I do not like swimming. I’m not referring to casual frolicking in the water with kids or friends, but to lap swimming. I’ve never liked it. I grew up playing water polo. I love it. Swimming…boring. Problem is that to be in shape for the game that I loved, I had to do the thing that I hated.
That brings me to the fringe benefit of being in swim shape. Yes, I was fit for the polo season, but I was also simply fit. In fact, I never feel more fit or strong than when I’m in swim shape. And I’ve heard the same from most every other person I know who swims. Until recently, I thought there’s absolutely no way to stay in swim shape without getting in the water. I went in to each week dreading the fact that I’d have to swim at least four times to feel the way I wanted to feel.
A few months ago, however, Rob Sleamaker turned me on to his brainchild, the Vasa Ergometer. I blogged about it and the claims that supporters of The Erg made – Improved power and efficiency as well as maintaining swim conditioning even though the machine is on dry land. What’s more, they said that The Erg was the leading edge of a paradigm shift that would forever change prevailing philosophy that training volume in the water was the only way to swim train.
At the time, I wrote that while I hoped this was true, that I would neither confirm nor deny those claims until I’d given The Erg a shot. And I’m glad I did. I’ve been using The Erg about twice a week and I’m seeing and feeling results. There’s definitely more power in my stroke. I attribute that to two things – Firstly, with The Erg’s on-board computer measuring power, I’ve found the “sweet-spot” of my stroke, which informs my muscle memory when I’m in the water. Secondly, The Erg has simply helped me build swim strength; A few intervals at high effort and hard resistance and I feel like I’ve done intense upper body strength training targeted specifically toward swimming.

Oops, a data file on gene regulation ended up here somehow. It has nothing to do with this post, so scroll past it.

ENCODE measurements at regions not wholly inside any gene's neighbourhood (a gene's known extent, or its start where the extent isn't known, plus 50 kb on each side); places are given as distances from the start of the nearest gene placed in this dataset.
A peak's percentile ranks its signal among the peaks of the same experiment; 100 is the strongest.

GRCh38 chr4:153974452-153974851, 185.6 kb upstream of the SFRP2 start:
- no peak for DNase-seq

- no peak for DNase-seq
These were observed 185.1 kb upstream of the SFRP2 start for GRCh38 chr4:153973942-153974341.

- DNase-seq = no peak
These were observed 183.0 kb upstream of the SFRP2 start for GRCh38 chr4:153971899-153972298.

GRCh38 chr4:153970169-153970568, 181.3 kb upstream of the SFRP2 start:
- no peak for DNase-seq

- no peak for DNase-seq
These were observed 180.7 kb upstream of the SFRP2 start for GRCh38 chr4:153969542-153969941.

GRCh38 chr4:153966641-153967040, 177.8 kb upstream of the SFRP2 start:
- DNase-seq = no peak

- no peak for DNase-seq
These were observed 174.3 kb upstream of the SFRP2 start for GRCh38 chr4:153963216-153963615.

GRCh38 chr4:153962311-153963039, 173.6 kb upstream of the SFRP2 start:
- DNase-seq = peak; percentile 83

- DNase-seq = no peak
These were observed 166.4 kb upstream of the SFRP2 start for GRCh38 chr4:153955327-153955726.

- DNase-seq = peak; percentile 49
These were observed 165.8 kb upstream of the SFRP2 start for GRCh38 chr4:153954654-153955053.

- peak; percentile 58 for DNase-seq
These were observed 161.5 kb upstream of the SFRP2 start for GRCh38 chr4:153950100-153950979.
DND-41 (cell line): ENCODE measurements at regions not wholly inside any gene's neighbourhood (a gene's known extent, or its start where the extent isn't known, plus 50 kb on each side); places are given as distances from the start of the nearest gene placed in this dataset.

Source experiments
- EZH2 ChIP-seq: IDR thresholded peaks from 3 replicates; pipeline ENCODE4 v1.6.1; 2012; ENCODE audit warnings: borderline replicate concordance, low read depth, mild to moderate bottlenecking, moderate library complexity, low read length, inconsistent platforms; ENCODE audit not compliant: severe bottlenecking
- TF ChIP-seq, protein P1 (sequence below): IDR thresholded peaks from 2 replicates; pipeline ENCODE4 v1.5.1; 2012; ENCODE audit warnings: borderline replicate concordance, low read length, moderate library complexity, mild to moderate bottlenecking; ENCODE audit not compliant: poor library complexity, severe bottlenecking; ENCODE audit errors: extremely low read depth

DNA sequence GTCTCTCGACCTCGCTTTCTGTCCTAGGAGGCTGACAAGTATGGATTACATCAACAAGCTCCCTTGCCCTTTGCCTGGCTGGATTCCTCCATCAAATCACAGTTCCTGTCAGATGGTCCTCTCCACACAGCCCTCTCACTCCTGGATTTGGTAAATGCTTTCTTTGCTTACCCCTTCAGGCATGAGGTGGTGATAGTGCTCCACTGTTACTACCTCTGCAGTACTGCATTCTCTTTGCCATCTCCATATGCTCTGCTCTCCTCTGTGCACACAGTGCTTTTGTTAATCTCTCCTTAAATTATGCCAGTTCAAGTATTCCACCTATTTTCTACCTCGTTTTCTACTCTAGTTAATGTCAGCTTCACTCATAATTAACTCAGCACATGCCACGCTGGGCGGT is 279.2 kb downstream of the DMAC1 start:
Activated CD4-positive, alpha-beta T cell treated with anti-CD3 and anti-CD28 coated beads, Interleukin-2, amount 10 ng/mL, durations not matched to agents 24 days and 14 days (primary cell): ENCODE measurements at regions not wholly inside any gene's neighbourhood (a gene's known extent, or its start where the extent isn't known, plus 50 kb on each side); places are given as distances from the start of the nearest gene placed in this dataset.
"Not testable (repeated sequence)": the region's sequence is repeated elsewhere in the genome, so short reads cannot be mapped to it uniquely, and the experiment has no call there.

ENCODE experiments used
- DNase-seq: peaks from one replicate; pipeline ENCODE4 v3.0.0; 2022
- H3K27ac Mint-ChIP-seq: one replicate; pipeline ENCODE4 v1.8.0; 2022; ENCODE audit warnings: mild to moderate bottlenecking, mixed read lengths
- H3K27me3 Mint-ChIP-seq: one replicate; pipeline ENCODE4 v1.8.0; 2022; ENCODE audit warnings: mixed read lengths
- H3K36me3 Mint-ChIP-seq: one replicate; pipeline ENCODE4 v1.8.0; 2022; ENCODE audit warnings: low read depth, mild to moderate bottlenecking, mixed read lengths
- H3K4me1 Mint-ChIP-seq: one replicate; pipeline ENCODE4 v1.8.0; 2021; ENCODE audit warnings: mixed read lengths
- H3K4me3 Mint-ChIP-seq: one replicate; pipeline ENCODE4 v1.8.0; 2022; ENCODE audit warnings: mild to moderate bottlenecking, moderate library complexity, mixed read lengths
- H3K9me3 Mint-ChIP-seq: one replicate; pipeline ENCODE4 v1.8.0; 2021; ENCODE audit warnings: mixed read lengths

Now I’ve got to move to the next step – Structure. My Erg workouts, to this point, consist of jumping on the machine and improvising a workout. I usually do between 1,500 and 2,500 meters at varying intervals, tempo and resistance, but there’s no rhyme or reason to it. Often I’ll time a workout to end at when Howard Stern breaks for commercial.
So take this as a call for help to anyone with Erg experience. Let me know what workouts work best for you and how to best mix these in to pool time. Until then, I’ll just keep powering through hoping Howard isn’t a repeat.
- Danny Kolker, Producer, Endurance Films